I am safe nowhere, the Black women in my family of origin and family of choice are safe nowhere. It’s a fact we’ve known but one that feels all the more threatening in the wake of continuing violent injustice for Black women.
In my own myth, New York has been the cornerstone of what shaped me, finally allowing myself to be in my queerness. While the New York I inhabited and the one of Audre Lorde’s life looked radically different, Lorde’s relationships and the women she loves and lusts for each leave her fuller than before.
I’m still angry. Breonna Taylor’s murderers still walk free. Let’s be real, they’re probably running around without masks. Audre Lorde’s sense of restlessness and barely concealed fury are evident. But so, too, is her unwavering belief in our magic.
We are in the middle of a revolution. My Black woman’s anger is here to signal a necessary sea change. Understand that all of our freedoms are bound up in one another.
“I am going to write fire until it comes out my ears, my eyes, my noseholes — everywhere. Until it’s every breath I breathe. I’m going to go out like a fucking meteor!”
This is dedicated to those who are just trying to make it through every day. It’s been gratifying on an almost cellular level to find that the queen mother Audre Lorde can so frequently speak to the times and places in which we find ourselves. Her final book of poetry, “The Marvelous Arithmetics of Distance,” is no exception.
One of the biggest lessons of Audre Lorde’s work is the strength of coalitional politics. I need a movement that can hold my anger. I need a movement that can hold my contradictions. I shouldn’t have to qualify my rage when speaking out about injustice.
I’m pairing Audre Lorde’s 1984 conversation with James Baldwin and arguably her best-known speech, “The Masters Tools Will Never Dismantle the Master’s House” in hopes of exploring how our power and freedom lie in embracing our differences as the source of our strength.
The Heart is essential queer podcast listening. Imagine an oozing volcano of punk-infused feminist hauntings and awakenings in your headphones.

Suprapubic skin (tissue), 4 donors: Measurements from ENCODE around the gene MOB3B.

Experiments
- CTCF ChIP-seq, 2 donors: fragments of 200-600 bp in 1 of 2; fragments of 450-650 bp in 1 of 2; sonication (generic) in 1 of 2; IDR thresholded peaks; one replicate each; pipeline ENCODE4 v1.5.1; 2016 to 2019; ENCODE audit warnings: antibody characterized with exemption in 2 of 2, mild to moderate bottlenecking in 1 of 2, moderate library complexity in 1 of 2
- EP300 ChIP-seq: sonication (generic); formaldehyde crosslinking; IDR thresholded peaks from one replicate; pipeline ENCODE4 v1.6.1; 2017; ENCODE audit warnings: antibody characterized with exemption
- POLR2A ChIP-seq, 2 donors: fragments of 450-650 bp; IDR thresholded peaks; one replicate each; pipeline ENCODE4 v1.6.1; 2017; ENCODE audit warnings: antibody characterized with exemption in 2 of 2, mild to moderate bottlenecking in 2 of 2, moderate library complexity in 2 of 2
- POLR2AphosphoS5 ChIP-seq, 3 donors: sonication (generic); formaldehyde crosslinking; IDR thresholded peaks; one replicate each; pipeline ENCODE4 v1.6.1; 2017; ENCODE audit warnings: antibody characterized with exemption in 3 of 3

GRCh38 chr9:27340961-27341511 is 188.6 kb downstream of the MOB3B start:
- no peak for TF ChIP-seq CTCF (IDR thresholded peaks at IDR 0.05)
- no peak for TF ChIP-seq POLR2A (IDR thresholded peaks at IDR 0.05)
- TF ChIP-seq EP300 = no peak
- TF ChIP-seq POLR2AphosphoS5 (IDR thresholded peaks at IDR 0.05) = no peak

Introducing our new series: Year of Our (Audre) Lorde, a monthly analysis of works by queen mother Audre Lorde as they apply to our current political moment. First, how harnessing our erotic power can help us THRIVE!
“So, are menstrual bags good, or are they bad? Do they empower women, or further constrict them? It becomes obvious that this is not a zero-sum game, and Moore illuminates the coexistence of multiple conflicting truths.”
Come for the snark. Stay for the real-ass news and advice about how to take back our country.
When you’re stargazing, remember Katherine Johnson, Dorothy Vaughan, and Mary Jackson’s work. Tell their stories over and over. They’ve been silenced for so long; now it’s our turn to keep them alive.
This is the year the resistance takes shape. And for feminists looking for a roadmap, The Crunk Feminist Collection is the newly-printed guidebook that sets the path.
A look back on the stuff of legends.
Here’s 16 women or groups of women who gave me and you and everyone we know some life in this, the darkest of years.
Our future is uncertain. Here’s what isn’t: We will fight on. And as I march and scream and weep and breathe and work and work and work and work for what’s right, I will carry these memories with me. Forever.
If there is anyone in your life currently in need of a truly empowering and also on-brand gift which to utilize to further the progress of our nation or look woke AF, it’s the feminist you know and love.
This election shook me to my core. That’s undeniable. I am still grieving and I don’t know that I ever won’t be. I am so fucking angry and I don’t know that I ever won’t be. But I refuse to be scared, or cowed, or defeated.
Hillary Clinton is not President of the United States.